When a hospital has a host of great doctors, honoring just two every year is challenging.
VA Pittsburgh's Outstanding Physicians of the Year for 2019, Drs. Brooke Decker and Aref M. Rahman, stand out for expertly filling critical medical facility roles while fostering a collaborative spirit among staff in caring for Veterans.
Dr. Decker, director of Infection Prevention, sees herself as a problem solver.
"The problems that cause infections are incredibly varied and sometimes challenging," said Decker. "My job involves getting the right people together to help solve these problems."
Recent examples include ensuring hand sanitizers are plentiful and optimally located to support hand hygiene; safe disposal of needles and syringes; and developing the safest way to shut down and perform maintenance on an air handler in a patient-care area that is always open.
Dr. Rahman, a cardiologist, has been director of the Cardiac Cath Lab for the past six years. He credits his dedicated and skilled team for the lab's success, but he says one other factor plays a big role in that success.
"The icing on top is the staff's eagerness to help our Veterans," said Rahman. "All hospital environments can be intense and demanding and come with general and specific challenges. But having co-workers whom one can count on makes my job at VA an invaluable opportunity."
Decker said she likens her investigative work to that of the fictional private detective Sherlock Holmes or Dr. Gregory House, a fictional doctor who solved medical mysteries on television's "House" series.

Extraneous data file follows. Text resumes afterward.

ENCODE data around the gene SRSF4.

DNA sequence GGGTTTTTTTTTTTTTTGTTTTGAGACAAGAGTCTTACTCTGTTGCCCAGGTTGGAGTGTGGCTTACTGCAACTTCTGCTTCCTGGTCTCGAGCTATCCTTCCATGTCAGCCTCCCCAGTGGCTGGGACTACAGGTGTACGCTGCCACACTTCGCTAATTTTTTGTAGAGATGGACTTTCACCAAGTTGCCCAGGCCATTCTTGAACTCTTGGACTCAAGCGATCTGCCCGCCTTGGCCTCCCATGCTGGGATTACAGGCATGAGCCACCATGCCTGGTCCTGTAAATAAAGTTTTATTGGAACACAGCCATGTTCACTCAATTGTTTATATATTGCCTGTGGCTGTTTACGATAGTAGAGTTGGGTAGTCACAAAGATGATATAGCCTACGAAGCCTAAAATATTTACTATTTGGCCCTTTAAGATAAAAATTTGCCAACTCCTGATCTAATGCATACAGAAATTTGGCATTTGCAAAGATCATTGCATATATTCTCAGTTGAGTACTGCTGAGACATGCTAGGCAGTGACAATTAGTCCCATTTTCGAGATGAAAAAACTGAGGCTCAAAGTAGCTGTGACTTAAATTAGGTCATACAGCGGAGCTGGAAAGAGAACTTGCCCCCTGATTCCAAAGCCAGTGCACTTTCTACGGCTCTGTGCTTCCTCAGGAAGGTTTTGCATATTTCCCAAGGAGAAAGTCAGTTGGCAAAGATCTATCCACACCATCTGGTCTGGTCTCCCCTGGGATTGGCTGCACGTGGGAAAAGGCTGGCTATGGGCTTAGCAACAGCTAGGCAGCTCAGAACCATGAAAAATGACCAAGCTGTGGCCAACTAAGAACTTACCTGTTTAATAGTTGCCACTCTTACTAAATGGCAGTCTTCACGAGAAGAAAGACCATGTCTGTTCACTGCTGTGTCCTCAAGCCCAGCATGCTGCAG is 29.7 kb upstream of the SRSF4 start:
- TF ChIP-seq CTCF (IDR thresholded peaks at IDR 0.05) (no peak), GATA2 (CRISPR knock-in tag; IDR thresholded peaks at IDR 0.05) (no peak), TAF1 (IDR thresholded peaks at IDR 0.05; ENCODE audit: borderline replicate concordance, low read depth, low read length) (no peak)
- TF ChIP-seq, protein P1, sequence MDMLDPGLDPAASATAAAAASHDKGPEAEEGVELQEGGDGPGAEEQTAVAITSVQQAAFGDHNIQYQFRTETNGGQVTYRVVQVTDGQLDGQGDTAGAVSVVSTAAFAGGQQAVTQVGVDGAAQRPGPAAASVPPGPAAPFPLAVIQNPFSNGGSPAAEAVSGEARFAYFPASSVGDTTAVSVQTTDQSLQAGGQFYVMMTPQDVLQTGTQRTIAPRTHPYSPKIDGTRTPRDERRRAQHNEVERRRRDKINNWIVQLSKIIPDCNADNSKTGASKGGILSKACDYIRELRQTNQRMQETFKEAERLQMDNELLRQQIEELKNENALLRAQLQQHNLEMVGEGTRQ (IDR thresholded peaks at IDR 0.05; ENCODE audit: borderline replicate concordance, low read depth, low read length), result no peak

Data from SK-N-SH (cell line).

"For every issue, there may be layers and layers of additional clues to unravel," said Decker. "The 'aha moment' when it all comes together is very gratifying."
Even so, Decker says preventing illness in the first place is even more gratifying.
"Caring for a single patient and solving that one patient's illness is our honor and privilege as health care providers," said Decker. "Preventing 10 patients from getting sick is even better, and that's what we strive to do in Infection Prevention."
Rahman said he's been fascinated since childhood with how the human body works.
"I would read all kinds of articles about new discoveries in medicine and I found myself being drawn more and more toward what is literally the 'heart' of our bodies," he said. "Cardiology is not just a career choice, but a calling, and I think it found me."
Both doctors said the best part of working at VA is listening to Veterans' stories.
"I love sitting down at the bedside and hearing about someone's family, pets, adventures," said Decker. "I've met some truly great people working at VA."
Rahman said Veterans' stories make every day at work interesting.
"As I interact with my patients, I get to hear a lot of fascinating stories of their experiences all over the world," said Rahman. "It's never a dull day at work."
Decker and Rahman were formally recognized as Outstanding Physicians of the Year on April 26 during the medical staff's quarterly meeting at University Drive.